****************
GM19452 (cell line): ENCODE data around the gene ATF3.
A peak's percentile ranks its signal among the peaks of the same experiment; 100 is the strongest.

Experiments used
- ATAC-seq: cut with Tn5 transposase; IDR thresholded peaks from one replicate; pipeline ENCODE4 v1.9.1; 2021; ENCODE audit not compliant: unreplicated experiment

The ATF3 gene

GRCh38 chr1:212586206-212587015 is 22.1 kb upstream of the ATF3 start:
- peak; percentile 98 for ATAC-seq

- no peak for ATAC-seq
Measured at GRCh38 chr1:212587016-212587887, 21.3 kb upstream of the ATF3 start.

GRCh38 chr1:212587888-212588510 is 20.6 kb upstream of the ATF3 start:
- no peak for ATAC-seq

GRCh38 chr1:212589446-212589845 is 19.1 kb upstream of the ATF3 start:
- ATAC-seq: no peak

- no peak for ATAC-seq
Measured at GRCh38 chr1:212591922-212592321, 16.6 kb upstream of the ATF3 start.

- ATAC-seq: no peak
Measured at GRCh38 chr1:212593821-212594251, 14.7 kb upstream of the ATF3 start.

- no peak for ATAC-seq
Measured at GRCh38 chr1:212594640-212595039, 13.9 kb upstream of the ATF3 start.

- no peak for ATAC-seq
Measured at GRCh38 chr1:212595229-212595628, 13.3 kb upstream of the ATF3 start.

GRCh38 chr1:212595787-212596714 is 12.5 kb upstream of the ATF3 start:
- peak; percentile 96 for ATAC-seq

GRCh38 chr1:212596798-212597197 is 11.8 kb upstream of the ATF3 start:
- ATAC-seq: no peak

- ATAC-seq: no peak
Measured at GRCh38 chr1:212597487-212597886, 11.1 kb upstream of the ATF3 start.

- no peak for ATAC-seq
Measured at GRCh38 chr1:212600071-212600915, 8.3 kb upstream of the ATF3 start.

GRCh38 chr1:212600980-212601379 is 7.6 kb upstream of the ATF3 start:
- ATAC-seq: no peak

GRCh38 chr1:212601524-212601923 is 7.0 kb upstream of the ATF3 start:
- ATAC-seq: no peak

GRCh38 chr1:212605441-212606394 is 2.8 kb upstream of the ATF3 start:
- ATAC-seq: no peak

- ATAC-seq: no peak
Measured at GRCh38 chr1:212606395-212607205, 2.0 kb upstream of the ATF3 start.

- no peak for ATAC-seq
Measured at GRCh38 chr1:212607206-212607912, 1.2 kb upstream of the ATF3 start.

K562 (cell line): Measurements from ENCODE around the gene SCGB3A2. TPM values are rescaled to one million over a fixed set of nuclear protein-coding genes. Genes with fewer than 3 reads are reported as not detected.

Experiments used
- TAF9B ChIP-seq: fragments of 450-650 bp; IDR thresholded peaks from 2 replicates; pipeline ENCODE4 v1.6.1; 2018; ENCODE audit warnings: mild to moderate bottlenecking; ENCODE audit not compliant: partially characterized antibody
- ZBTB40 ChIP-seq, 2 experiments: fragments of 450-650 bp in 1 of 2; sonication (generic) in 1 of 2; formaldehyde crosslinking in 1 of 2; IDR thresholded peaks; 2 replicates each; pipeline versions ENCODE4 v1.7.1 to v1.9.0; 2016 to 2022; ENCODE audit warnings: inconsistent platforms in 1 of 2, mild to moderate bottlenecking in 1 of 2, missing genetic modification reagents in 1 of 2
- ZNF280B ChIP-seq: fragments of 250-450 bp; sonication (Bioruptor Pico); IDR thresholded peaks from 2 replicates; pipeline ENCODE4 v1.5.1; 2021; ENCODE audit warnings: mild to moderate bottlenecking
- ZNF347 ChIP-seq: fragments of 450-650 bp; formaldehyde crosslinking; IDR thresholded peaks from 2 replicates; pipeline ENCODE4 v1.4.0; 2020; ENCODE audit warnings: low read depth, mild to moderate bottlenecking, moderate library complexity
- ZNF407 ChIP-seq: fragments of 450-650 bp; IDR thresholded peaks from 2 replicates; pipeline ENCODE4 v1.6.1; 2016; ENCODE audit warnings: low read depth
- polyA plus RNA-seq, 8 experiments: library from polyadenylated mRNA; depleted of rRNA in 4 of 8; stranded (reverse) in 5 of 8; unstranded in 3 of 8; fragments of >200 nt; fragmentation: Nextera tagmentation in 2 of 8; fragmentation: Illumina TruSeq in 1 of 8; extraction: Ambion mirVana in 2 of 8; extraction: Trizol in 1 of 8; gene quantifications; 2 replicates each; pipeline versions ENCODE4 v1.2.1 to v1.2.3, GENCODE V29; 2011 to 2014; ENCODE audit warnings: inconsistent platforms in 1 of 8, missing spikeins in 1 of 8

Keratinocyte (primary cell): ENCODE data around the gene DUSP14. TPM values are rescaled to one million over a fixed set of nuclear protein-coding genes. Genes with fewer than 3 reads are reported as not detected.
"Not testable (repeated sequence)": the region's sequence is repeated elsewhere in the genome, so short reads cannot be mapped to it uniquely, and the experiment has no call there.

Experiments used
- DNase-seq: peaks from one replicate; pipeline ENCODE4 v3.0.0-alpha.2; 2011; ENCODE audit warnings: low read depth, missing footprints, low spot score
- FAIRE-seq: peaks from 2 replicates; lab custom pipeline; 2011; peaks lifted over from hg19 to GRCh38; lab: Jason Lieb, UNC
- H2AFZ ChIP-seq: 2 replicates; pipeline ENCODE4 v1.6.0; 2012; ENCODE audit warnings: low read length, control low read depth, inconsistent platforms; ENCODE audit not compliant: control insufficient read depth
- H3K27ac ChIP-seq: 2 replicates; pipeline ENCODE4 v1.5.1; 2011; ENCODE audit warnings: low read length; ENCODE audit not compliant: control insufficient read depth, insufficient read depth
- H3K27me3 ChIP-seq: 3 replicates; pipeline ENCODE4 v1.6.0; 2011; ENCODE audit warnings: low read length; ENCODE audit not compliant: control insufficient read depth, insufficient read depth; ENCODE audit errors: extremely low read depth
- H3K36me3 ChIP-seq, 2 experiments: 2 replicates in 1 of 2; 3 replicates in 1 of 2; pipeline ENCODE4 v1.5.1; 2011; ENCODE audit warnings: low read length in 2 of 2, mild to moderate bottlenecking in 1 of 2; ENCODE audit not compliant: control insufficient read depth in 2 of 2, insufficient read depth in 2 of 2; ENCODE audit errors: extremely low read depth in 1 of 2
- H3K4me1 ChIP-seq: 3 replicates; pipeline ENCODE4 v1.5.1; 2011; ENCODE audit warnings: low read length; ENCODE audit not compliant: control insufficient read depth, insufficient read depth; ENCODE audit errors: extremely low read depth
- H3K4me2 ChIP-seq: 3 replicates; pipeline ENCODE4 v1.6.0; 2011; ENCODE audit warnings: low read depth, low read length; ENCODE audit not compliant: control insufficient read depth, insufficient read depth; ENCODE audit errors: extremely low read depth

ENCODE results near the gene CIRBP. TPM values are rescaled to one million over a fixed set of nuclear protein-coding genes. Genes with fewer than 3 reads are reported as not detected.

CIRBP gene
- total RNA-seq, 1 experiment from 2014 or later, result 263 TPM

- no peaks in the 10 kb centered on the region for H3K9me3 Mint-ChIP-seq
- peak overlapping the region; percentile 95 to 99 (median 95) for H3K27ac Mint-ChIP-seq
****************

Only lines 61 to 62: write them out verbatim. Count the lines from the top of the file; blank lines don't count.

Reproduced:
- total RNA-seq, 1 experiment from 2014 or later, result 263 TPM

- no peaks in the 10 kb centered on the region for H3K9me3 Mint-ChIP-seq